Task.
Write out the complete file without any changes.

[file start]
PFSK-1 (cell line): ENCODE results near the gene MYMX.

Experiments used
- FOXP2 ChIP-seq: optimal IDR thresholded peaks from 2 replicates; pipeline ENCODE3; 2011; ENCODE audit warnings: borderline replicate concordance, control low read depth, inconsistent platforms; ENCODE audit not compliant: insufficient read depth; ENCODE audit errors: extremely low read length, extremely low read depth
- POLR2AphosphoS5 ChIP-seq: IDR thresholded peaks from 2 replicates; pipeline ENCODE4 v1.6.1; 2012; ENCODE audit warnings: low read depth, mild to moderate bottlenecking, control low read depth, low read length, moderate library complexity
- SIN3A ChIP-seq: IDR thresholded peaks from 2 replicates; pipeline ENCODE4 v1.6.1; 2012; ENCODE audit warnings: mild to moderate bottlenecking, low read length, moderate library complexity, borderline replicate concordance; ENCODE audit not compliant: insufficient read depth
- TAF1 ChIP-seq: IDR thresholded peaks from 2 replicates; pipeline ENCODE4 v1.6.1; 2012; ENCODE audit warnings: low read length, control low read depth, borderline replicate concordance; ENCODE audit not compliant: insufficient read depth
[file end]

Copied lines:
PFSK-1 (cell line): ENCODE results near the gene MYMX.

Experiments used
- FOXP2 ChIP-seq: optimal IDR thresholded peaks from 2 replicates; pipeline ENCODE3; 2011; ENCODE audit warnings: borderline replicate concordance, control low read depth, inconsistent platforms; ENCODE audit not compliant: insufficient read depth; ENCODE audit errors: extremely low read length, extremely low read depth
- POLR2AphosphoS5 ChIP-seq: IDR thresholded peaks from 2 replicates; pipeline ENCODE4 v1.6.1; 2012; ENCODE audit warnings: low read depth, mild to moderate bottlenecking, control low read depth, low read length, moderate library complexity
- SIN3A ChIP-seq: IDR thresholded peaks from 2 replicates; pipeline ENCODE4 v1.6.1; 2012; ENCODE audit warnings: mild to moderate bottlenecking, low read length, moderate library complexity, borderline replicate concordance; ENCODE audit not compliant: insufficient read depth
- TAF1 ChIP-seq: IDR thresholded peaks from 2 replicates; pipeline ENCODE4 v1.6.1; 2012; ENCODE audit warnings: low read length, control low read depth, borderline replicate concordance; ENCODE audit not compliant: insufficient read depth